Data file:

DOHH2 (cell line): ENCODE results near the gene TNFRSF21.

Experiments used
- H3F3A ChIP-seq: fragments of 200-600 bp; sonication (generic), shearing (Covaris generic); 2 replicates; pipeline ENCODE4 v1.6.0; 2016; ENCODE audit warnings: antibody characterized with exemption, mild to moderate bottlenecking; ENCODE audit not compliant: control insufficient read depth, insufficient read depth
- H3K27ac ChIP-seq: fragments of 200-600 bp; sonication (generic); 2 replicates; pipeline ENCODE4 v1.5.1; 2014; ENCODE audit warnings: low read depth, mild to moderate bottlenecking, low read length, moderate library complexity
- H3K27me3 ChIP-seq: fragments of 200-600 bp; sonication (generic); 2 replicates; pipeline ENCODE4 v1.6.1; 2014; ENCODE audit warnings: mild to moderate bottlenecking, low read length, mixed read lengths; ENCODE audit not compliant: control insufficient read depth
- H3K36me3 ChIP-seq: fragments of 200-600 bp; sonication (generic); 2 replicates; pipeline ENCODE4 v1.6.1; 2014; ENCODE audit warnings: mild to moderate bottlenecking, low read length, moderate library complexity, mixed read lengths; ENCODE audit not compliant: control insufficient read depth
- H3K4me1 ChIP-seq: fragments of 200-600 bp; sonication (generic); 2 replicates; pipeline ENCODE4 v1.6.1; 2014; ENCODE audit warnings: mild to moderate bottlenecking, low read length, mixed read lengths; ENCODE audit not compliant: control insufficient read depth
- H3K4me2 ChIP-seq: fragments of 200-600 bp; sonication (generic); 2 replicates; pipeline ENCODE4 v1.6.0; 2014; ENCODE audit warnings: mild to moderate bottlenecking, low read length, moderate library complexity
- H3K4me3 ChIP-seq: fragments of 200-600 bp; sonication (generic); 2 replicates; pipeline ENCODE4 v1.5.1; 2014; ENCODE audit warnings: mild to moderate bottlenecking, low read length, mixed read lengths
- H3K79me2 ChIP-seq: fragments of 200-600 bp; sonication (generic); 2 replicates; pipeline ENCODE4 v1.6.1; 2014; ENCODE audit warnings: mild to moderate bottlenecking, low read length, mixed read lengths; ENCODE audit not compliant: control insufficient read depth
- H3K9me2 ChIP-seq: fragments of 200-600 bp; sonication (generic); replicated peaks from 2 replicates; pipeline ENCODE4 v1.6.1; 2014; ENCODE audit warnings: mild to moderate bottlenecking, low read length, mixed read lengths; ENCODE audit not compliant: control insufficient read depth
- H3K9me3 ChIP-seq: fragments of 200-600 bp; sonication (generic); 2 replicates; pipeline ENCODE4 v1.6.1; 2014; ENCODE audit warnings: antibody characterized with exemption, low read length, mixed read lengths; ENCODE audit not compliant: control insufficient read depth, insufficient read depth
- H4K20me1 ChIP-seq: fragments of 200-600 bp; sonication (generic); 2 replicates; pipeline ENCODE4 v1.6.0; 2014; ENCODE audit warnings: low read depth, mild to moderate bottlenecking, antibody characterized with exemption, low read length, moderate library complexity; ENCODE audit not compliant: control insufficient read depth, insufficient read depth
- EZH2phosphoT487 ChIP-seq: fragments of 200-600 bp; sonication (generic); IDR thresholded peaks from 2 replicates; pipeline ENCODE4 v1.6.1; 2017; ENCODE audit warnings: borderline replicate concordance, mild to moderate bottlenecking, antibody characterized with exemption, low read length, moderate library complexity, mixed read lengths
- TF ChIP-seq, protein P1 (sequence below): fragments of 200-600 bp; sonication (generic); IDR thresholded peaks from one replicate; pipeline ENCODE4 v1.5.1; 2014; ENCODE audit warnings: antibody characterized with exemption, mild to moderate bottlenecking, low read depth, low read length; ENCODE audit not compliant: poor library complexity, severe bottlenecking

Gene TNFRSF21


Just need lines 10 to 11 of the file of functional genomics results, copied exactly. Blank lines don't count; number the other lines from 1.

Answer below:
- H3K79me2 ChIP-seq: fragments of 200-600 bp; sonication (generic); 2 replicates; pipeline ENCODE4 v1.6.1; 2014; ENCODE audit warnings: mild to moderate bottlenecking, low read length, mixed read lengths; ENCODE audit not compliant: control insufficient read depth
- H3K9me2 ChIP-seq: fragments of 200-600 bp; sonication (generic); replicated peaks from 2 replicates; pipeline ENCODE4 v1.6.1; 2014; ENCODE audit warnings: mild to moderate bottlenecking, low read length, mixed read lengths; ENCODE audit not compliant: control insufficient read depth